April is Alcohol Awareness Month. It’s a good time to ask yourself: what’s your relationship with alcohol?

Alcohol offers zero health benefits, yet people across the globe continue to consume it. Though it’s addictive and highly toxic, it plays an integral role in many aspects of American life: celebrations, dinner parties, even sporting events.

Alcohol can be detrimental to every bodily system, disrupts sleep and affect how your skin looks. It costs money, can negatively impact relationships and lower your job performance.

You don’t have to suspect an abusive relationship with alcohol to be curious about how drinking less might impact you. Maybe you only drink four drinks per week. Maybe drinking is a habit you’ve developed, maybe you want to improve your health, maybe you’ve said something to a loved one while under the influence that you now regret.

In the United Kingdom, there’s a trend toward Dry January, a 31-day alcohol-free challenge to help reset your relationship with alcohol. Of participants, 71% report better sleep, 67% had more energy, 58% lost weight and 88% saved money.

The thing is, when you decide to stop drinking, societal and peer pressure can destroy even the best of intentions. That’s why a community of support can be so empowering.

Ruari Fairbairns is an entrepreneur who successfully reset his relationship with alcohol after challenging himself to a 365-day break from drinking. For him, the key was having a good friend tackle the alcohol-free challenge with him. The two weren’t abusing alcohol when they decided to take the challenge—but enjoyed going out to pubs two or three nights a week.

After 12 months without drinking, Ruari found his new freedom from alcohol so enlightening that he took the community support idea and started One Year No Beer, a project offering support and encouragement to those who want to stop drinking for a specified time period, to discover how it will affect their lives. Those who participate in alcohol-free challenges realize some fantastic things:

  • 92% are much happier
  • 73% enjoy dramatically improved sleep
  • 73% lose weight
  • 74% reduce anxiety levels

They also boosted productivity and motivation, looked better and had more money in the bank.

One Year No Beer is aimed toward a different audience from Alcoholics Anonymous. The goal isn’t to quit drinking forever, although some people may choose that path. The purpose of an alcohol-free challenge is to reset your relationship with alcohol by taking a break from it to develop healthier habits and ways to relax and socialize with friends.

After completing a 90-day alcohol-free challenge, you will learn a lot about yourself, your friends, your health—and will likely never drink the same way again.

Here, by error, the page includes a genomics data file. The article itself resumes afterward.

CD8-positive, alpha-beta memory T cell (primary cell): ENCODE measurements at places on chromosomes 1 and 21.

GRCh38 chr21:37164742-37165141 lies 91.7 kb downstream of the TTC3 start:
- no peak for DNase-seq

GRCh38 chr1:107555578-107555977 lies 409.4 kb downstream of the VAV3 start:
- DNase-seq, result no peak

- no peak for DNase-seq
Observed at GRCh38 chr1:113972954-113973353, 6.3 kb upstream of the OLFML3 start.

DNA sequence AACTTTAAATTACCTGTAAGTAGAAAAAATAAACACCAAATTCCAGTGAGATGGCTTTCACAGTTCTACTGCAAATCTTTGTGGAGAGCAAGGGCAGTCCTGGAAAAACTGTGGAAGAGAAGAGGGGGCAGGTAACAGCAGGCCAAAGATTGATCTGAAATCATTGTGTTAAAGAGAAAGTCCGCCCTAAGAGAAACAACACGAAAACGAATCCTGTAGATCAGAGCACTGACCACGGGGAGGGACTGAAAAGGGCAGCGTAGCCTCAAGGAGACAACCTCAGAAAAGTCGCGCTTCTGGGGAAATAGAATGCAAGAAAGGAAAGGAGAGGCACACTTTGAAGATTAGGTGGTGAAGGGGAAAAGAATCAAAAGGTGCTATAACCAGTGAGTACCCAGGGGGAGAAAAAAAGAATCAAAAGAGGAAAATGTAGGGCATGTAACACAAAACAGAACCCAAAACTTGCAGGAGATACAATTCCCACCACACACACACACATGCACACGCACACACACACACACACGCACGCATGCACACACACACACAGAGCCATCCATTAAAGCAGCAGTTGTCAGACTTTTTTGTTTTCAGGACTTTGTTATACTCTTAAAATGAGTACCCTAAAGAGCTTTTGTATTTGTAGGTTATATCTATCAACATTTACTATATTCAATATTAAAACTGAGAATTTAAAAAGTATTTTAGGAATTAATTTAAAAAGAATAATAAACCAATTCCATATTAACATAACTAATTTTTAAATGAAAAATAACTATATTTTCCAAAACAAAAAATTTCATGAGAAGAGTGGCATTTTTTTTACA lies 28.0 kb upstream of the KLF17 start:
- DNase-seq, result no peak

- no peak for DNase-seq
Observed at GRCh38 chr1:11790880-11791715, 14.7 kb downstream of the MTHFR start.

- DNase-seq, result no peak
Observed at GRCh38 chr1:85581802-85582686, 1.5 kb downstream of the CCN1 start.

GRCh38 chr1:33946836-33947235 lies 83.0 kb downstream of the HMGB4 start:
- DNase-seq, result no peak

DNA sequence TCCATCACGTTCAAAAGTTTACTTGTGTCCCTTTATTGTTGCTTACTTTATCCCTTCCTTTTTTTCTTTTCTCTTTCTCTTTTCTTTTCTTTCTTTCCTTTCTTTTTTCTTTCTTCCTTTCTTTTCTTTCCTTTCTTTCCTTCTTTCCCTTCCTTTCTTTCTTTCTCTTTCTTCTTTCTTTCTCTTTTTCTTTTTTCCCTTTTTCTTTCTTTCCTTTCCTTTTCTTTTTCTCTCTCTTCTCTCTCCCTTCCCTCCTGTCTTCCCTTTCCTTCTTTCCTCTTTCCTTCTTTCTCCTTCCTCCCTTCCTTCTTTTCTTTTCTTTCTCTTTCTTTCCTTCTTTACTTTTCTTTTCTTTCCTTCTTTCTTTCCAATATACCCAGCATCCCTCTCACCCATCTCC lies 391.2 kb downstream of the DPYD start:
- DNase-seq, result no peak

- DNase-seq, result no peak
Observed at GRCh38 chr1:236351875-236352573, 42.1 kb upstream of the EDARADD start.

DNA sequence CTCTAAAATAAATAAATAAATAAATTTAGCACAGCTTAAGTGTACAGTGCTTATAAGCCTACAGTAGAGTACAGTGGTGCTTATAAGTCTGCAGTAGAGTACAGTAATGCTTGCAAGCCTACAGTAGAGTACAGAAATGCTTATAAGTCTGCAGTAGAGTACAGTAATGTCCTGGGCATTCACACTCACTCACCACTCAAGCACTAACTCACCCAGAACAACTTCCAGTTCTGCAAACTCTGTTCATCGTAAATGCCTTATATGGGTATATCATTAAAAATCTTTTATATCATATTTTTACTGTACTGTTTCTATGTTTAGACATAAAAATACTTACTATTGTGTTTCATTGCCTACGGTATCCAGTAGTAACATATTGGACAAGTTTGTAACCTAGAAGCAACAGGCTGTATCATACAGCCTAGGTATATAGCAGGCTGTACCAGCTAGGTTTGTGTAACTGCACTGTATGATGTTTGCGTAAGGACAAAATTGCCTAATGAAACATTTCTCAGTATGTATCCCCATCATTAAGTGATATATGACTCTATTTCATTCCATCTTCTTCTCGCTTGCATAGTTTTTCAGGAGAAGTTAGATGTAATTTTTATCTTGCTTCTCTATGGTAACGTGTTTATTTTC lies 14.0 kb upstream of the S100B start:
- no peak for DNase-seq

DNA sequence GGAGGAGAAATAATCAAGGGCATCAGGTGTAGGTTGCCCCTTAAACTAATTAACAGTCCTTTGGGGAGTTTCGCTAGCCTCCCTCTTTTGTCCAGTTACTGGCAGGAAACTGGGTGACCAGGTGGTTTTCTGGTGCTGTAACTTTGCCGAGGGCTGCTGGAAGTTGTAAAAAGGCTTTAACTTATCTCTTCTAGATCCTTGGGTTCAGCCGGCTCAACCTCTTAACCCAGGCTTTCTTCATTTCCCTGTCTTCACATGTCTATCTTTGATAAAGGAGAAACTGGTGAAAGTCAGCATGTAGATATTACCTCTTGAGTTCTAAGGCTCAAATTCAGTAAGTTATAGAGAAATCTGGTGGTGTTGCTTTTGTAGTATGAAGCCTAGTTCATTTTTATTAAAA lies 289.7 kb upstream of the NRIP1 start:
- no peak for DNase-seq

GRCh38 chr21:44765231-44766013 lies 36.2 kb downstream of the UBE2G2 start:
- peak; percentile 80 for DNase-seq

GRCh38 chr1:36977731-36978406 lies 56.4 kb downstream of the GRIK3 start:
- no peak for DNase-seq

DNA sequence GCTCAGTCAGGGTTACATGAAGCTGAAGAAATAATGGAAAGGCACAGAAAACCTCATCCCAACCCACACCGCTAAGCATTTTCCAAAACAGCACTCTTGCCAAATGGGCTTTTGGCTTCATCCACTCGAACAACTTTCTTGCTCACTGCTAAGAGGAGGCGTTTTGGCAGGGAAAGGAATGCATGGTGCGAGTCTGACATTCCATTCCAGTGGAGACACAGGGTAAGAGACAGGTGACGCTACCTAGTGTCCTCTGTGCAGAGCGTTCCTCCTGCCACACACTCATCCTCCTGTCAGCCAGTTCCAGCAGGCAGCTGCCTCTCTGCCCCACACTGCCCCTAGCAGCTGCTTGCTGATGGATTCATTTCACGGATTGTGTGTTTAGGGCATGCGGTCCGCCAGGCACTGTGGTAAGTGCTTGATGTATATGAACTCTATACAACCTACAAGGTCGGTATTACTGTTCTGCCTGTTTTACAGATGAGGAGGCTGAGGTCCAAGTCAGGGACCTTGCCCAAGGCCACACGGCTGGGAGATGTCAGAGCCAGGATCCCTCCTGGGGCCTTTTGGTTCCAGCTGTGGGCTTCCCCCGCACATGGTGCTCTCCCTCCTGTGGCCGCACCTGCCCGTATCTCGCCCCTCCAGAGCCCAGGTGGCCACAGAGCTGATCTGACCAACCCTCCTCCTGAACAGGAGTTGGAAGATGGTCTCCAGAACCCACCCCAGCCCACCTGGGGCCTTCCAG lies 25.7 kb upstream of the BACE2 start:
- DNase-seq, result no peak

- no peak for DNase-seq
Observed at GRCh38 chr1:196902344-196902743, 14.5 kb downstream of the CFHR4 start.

Use the following 7 strategies to reduce the influence of alcohol in your life:

  1. Start an Alcohol Journal

Got a notebook, calendar or cell phone? Start writing down how often and how much you drink. Sometimes this small change can reduce your number of drinks per week—knowing you’ll need to record it can make the difference between “just one more” and “I’ll call it quits for the night.” Small, incremental changes in reducing alcohol intake can make a big difference in your health.

  1. Set a Quota

Determine in advance how many nights a week you will drink, and how many drinks you’ll consume. And stick to it. While no amount of alcohol is beneficial to your health, a reduction in current intake will be an improvement.

  1. Know the Standard Drink Sizes

Giant wine glasses and growlers can make calculating actual alcohol consumption tricky. Familiarize yourself with standard drink sizes, and do the math when it comes to alcohol content and healthy pours. When you cheat, you’re only cheating yourself.

  1. Establish an Alcohol-free Timeline

Recruit a friend to undertake this journey with you, and set a specific goal: 28 days? 90 days? 365 days? If you’re seeking a community, consider joining One Year No Beer, a membership-based program that provides mental hacks, social strategies and encouraging suggestions on temporarily abstaining while you build new, healthier habits.

  1. Explore Alternative Activities

If you typically visit bars or breweries to socialize, break those habits by expanding your options. Join a sports league and play kickball or compete on an adult swim team. Take a cooking class or dance lessons, host a game night, form a mountain biking club or invite friends to Saturday morning coffee. Here’s an Aha! moment: Pretty much any activity that you can do while drinking alcohol can also be done without drinking alcohol.

  1. Identify your Triggers

Certain situations, places or people can increase your urge to drink even when you’ve decided not to. Avoid these, especially as you embark on your challenge. If you typically have a drink after work, schedule another activity at that time: go to a movie, go to the gym or spend time with your kids.

  1. Plan Ahead with Drink Refusal Skills

Pressure to drink from friends or colleagues can be tricky. Recognize and identify these situations, avoid them if possible, and plan ahead with coping mechanisms to outmaneuver them when unavoidable. When you’re going somewhere where alcohol will be served, practice a firm, “No, thanks!” as a response when you’re offered a beverage. Or “stealth drink” by ordering seltzer water with a lime wedge. If pressure becomes overbearing, remember that you’re free to leave. Here’s a handy tutorial on building your drink refusal skills.

By tackling a 28-day, 90-day or 365-day alcohol-free challenge, you will change your relationship with alcohol, and then it’s up to you to determine whether you’ll continue to drink. Consider this fascinating fact from One Year No Beer: After completing the 90-day challenge, 87% of members choose to continue an alcohol-free lifestyle. Are YOU up for the challenge?